About 16 years ago was when I first heard of Mr. Beer. It looked so simple and I was excited at the potential of having a beer I could make on my own.
Being under legal drinking age (college age, but still under 21 at the time), I was able to purchase the kit myself.
I wanted to get brewing so badly that I made my batch the moment I took the kit home.
Fast-forward a few weeks later. I cracked open my brew that I was so proud of, only to be thrown off by an awful flavor.
Looking back, I now know why – I didn’t read up on homebrewing and didn’t understand the process.
I also didn’t understand how important it was to sanitize everything (and do it thoroughly)!
When I really started to get into homebrewing roughly 2 years ago, I started with extract kits and worked my way up to an all-grain setup.
Mr. Beer and I didn’t get along, and that bad experience made me want to avoid it like the plague.
But after having some experience under my belt (and more knowledge), the idea of trying another brew with a Mr. Beer kit seemed fun.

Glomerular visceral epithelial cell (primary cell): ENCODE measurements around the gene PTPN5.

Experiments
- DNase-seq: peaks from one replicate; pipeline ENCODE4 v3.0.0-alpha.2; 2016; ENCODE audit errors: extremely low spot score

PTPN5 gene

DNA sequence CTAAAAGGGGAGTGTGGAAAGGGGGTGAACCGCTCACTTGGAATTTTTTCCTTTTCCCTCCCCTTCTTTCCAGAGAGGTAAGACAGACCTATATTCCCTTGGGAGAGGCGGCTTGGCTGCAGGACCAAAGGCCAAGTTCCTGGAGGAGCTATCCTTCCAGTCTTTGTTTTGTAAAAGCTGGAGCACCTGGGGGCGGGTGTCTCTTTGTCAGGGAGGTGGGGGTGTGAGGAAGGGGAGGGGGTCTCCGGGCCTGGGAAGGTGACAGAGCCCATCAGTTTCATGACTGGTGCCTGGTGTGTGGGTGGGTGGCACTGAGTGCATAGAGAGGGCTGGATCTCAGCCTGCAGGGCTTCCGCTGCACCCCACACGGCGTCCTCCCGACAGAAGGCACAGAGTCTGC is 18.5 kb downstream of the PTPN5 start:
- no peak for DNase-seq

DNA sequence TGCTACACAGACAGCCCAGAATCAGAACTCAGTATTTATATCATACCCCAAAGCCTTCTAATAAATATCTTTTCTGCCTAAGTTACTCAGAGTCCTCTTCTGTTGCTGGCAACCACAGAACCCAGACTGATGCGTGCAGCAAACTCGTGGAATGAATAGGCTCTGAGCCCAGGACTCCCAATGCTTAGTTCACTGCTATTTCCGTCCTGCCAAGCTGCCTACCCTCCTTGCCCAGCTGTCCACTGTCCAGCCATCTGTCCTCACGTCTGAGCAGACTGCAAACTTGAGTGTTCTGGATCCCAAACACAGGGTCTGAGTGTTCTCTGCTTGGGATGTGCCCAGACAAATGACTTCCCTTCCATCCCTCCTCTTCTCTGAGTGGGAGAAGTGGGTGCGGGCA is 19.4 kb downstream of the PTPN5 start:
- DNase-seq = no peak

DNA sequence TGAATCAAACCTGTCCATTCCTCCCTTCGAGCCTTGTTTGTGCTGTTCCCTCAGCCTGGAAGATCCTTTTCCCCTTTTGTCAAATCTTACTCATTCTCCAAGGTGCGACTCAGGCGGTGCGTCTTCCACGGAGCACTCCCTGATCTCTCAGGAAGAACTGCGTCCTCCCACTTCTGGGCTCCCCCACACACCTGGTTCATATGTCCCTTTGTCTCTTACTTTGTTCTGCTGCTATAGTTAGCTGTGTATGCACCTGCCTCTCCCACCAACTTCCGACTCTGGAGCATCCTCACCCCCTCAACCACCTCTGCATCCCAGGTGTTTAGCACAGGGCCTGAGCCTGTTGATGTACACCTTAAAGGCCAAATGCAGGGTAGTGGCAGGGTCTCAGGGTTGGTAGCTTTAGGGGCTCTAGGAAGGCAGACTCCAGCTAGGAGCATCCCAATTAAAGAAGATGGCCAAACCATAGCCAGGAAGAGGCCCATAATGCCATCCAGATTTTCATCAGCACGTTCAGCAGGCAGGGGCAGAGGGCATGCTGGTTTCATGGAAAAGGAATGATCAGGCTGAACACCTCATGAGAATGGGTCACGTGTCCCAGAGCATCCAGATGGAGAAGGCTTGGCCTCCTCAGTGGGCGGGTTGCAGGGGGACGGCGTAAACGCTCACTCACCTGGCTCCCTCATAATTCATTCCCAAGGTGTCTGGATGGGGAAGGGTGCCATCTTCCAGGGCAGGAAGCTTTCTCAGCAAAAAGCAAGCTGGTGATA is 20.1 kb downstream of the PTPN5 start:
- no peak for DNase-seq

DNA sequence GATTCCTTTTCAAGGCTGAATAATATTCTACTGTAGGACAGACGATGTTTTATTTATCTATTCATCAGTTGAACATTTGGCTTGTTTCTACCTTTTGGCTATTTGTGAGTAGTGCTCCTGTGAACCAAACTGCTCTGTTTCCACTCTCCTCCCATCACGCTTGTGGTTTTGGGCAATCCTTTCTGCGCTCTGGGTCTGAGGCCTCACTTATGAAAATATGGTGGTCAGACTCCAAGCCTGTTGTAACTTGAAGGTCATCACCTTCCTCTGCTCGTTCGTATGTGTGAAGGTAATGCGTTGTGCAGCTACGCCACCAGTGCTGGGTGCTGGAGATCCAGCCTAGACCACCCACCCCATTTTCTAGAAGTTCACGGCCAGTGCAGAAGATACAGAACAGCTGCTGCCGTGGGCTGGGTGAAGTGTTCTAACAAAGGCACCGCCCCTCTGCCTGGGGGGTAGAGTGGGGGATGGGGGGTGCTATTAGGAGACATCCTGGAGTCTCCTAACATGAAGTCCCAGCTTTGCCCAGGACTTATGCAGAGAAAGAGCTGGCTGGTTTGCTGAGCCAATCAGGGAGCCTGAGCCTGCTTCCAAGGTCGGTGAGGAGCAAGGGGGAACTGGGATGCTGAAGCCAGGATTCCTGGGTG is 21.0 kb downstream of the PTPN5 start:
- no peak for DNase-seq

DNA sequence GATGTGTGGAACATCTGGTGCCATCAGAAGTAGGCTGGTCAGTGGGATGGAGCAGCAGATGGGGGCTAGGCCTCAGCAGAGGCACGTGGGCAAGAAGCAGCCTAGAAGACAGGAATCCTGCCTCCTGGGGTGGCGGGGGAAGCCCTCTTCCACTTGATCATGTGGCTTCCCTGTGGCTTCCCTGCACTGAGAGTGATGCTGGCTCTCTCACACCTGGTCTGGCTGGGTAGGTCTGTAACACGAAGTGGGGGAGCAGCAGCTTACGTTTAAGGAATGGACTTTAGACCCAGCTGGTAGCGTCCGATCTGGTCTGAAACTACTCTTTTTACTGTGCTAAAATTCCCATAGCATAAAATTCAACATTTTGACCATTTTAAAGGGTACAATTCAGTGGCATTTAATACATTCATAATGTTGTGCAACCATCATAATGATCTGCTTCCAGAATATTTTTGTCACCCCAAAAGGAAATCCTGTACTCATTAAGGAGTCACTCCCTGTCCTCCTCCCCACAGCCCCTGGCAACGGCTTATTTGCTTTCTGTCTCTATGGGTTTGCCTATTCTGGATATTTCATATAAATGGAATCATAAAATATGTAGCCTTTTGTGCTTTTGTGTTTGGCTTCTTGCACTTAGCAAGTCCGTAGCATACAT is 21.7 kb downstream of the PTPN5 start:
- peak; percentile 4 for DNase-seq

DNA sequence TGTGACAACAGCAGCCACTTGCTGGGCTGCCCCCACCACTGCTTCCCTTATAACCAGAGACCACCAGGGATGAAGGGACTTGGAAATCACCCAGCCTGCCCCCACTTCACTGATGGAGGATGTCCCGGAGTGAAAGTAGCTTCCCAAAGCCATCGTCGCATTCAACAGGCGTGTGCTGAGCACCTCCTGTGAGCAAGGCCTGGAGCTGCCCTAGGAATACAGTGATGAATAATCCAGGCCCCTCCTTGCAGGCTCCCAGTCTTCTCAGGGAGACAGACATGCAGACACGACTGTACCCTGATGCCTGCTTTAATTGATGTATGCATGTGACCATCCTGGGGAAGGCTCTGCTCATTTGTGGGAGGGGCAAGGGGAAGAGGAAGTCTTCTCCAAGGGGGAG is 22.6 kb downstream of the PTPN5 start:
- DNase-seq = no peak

Not only that, but I wanted to provide beginners with a fully detailed review. No b/s either – I wanted to put it all on the line.
And so the idea to give Mr. Beer another try was born!
My All-In Mr. Beer Review
If you’re thinking about taking the plunge into the world of Mr. Beer, make sure you read this entirely. Don’t do what I did before and jump in head first without understanding some basics (don’t worry – I cover many of these below).
I have to admit – when this landed on my doorstep, I was pretty stoked to rip it open and take a peek at the entire setup.
The complete kit came packed with everything necessary to brew beer:
2 gallon Barrel Fermenter w/cap
Spigot w/screw on nut and rubber seal
American Lager malt extract
Yeast Packet (under the lid of the can of malt extract)
Brewmax Booster Packet
(11) 22 oz. plastic bottles with caps
Mr. Beer Branded stickers (for bottles and fermenter)
*Note: The carbonation drops are not pictured as they were damaged during shipment. Things happen, so I wasn’t too upset about it. I never contacted Mr. Beer for a replacement and ended up just using table sugar instead to condition the beer (instructions contain chart for table sugar amounts to use in each bottle).
In all honesty, I could’ve used the carbonation drops (the package was ripped open and a few were loose and jostling around in the box). However, I just stuck with the table sugar as it was easy to do. Besides, purchasing carbonation drops when you can use table sugar isn’t very cost-effective in the long run. More on that later.